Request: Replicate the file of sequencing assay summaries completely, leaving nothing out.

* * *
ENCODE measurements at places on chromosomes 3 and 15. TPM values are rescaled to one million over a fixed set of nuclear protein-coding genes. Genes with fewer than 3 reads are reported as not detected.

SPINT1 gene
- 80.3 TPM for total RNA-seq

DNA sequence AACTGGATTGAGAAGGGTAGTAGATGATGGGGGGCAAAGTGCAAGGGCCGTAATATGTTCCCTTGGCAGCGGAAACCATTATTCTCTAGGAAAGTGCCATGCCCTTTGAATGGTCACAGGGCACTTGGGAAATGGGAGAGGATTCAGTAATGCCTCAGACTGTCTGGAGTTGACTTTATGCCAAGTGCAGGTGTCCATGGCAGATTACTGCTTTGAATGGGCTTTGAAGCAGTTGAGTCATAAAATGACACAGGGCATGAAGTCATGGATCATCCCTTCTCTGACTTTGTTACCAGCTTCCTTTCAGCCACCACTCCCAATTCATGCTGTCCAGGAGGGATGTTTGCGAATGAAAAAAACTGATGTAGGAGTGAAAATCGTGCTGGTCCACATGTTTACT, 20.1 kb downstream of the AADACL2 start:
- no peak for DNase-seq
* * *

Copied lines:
ENCODE measurements at places on chromosomes 3 and 15. TPM values are rescaled to one million over a fixed set of nuclear protein-coding genes. Genes with fewer than 3 reads are reported as not detected.

SPINT1 gene
- 80.3 TPM for total RNA-seq

DNA sequence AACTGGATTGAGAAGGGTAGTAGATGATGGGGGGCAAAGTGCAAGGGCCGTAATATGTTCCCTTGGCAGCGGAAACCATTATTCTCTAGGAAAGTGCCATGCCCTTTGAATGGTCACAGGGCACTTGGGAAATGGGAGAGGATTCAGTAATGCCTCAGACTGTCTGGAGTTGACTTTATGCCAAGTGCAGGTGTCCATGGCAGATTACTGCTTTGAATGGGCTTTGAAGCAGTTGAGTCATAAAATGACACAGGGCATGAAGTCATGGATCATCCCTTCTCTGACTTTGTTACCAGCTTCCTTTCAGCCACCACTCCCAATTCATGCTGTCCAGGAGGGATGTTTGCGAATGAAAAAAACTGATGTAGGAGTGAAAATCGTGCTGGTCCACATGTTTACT, 20.1 kb downstream of the AADACL2 start:
- no peak for DNase-seq